Student claims gold medal in international math contest

November 3, 2010 — by Stanley Yip

Albert Gu laughed when he opened a letter over the summer to find a certificate with the words “Congratulations to Albert Gu from Lynbrook High School.”

The senior claimed first place in the Asian-Pacific Math Olympiad (APMO) contest on March 8 to win this award, placing him among the top high school mathematicians in the U.S.

Gu said he and fellow senior Brian Wai arranged to take the test with other contestants at Lynbrook High, which led to the mistake.

The four-hour test consisted of five questions designed for the top math geniuses of each country in the Asian-Pacific Rim.

Thirty-three countries participated in APMO with the U.S. placing 3rd overall behind Russia and Korea. Each country wins at most one gold, two silver and four bronze medals. Gu has taken the test twice, claiming silver last year and the gold medal for the U.S. this year.

“I was somewhat surprised to have done better than my peers,” Gu said. “I wasn’t expecting to do very well because of a contest I took the week before APMO.”

Gu said he went to Romania for the Romanian Masters in Mathematics (RMM) competition where he was part of a six-person team representing the U.S.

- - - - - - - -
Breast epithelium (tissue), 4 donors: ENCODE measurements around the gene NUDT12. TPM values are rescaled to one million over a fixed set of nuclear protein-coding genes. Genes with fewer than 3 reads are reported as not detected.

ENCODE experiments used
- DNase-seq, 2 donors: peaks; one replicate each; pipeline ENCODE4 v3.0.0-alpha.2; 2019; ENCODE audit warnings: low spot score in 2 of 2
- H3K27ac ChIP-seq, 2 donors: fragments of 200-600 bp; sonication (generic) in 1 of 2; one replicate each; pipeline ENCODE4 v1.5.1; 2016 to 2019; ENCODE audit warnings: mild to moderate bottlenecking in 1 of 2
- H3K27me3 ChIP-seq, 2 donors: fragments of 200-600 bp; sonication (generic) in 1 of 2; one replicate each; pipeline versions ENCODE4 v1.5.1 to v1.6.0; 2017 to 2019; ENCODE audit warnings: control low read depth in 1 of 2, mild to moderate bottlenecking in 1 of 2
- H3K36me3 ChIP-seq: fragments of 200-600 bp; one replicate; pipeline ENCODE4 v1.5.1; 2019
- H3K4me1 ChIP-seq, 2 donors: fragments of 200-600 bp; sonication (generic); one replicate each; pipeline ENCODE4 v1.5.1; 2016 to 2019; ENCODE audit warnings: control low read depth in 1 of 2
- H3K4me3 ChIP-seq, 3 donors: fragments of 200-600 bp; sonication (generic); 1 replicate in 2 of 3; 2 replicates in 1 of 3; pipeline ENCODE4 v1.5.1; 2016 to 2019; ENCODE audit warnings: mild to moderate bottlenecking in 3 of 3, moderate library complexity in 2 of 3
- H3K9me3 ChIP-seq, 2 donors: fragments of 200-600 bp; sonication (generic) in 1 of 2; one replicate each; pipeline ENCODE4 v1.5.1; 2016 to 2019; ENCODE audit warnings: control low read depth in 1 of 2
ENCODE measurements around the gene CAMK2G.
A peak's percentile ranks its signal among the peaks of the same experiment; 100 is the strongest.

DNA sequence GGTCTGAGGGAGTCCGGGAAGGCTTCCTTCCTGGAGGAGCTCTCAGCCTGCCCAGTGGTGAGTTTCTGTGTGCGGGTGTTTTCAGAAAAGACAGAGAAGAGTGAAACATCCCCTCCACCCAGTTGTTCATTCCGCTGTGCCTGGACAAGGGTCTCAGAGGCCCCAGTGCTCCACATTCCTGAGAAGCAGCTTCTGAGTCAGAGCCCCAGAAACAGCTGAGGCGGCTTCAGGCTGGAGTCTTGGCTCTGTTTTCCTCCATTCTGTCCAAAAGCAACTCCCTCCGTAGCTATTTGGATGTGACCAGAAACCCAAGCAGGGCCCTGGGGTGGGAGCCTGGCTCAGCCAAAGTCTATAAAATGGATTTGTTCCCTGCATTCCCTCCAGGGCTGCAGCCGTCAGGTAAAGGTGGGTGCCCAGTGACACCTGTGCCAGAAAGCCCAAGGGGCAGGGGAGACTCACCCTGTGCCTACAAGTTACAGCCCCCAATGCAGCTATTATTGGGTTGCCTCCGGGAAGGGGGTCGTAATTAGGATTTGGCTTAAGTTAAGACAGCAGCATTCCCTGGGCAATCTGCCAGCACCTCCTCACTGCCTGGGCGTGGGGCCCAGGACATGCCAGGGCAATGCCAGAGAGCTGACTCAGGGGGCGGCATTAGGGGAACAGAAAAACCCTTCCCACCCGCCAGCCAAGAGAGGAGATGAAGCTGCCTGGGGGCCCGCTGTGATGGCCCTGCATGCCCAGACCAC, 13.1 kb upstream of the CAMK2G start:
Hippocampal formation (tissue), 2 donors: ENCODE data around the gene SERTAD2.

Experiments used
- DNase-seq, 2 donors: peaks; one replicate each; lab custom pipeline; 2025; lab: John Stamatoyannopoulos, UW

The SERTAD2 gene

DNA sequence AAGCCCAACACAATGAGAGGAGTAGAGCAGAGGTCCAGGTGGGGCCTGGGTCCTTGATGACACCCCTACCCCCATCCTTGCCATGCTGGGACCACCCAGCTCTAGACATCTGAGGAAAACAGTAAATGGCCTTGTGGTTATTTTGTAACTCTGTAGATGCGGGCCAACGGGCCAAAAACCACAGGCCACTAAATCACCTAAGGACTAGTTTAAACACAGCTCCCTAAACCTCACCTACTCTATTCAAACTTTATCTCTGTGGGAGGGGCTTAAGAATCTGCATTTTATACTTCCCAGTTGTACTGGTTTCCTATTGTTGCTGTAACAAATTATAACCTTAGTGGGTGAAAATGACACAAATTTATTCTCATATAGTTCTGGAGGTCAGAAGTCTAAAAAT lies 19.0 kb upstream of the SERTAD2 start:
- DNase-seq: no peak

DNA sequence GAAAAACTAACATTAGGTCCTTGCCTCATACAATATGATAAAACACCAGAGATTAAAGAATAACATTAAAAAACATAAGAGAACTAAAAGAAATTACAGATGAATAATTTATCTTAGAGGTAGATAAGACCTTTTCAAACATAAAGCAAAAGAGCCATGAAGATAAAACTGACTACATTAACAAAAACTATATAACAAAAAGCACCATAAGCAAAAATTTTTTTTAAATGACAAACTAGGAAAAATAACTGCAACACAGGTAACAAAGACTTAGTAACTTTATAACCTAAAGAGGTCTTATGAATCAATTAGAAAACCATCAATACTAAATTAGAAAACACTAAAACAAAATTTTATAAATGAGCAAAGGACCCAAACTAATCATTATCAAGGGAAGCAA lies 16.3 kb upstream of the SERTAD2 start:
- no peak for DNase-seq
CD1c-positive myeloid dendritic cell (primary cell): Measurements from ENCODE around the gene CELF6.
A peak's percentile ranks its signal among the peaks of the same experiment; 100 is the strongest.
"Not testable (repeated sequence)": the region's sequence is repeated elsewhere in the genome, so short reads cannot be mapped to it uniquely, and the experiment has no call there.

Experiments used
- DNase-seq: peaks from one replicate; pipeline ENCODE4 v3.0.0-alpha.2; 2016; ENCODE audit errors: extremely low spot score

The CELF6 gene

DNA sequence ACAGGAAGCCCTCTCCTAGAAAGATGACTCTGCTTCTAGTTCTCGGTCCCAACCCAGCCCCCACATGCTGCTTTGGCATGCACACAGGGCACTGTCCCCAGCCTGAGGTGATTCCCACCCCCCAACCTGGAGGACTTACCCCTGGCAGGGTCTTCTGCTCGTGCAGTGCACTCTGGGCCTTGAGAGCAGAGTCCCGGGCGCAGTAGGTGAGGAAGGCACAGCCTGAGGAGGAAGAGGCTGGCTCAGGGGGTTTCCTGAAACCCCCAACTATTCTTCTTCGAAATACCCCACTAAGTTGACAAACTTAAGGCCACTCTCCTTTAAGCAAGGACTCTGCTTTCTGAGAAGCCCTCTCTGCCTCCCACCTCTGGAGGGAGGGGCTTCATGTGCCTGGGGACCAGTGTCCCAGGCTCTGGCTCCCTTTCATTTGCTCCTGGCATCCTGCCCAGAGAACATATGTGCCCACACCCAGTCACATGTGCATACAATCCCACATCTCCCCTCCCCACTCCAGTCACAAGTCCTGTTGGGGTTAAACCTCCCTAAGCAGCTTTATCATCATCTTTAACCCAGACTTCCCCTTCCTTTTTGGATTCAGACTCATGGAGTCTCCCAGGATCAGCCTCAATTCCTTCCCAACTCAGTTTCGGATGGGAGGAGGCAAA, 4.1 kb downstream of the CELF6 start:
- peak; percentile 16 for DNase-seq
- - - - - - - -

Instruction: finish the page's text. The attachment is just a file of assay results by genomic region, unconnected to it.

“I scored the lowest on the team and felt kind of bad,” Gu said. “I wanted to do well on APMO to ‘redeem’ myself.”

Going into the test, Gu said he didn’t concentrate on competing with others.

“You kind of have to be lucky on [contest days] because how well you do depends on your [brain function] that day,” Gu said. “Luckily, my jetlag from Romania was gone by then.”

After the test, Gu said he felt confident that he did well. He said he fully solved four problems and made significant progress on the fifth; most contestants from the U.S. solved three.

Math teacher and math club adviser PJ Yim said he was happy for Gu but not surprised by the results.

“The abundance of talent in Saratoga makes us happy for them, but not so that we are throwing parades for them,” Yim said.

Yim said Gu is a determined person who works hard and has always been excellent at math. Gu’s achievement is just another example of Saratoga students’ talent.

“The pool of talent in Saratoga is stupendous. [Gu’s victory] is another example of the excellence that all Saratoga students strive for,” Yim said.

In order to even have the opportunity to take the APMO, Gu had to score high on several other math contests. Five hundred people are selected to participate in the USA Math Olympiad (USAMO) based on American Mathematics Competition (AMC) scores. Fifty-five of those chosen are allowed to participate in the Math Olympiad Summer Program (MOSP) in Lincoln, Neb.
From there, the selection becomes critical on who will advance to APMO.

Gu said he will continue to practice math, but balancing schoolwork and college applications has become a challenge lately.

“I haven’t really worked in a while because of apps,” Gu said. “But I hope to start doing math again and to perform well in contests next semester.”

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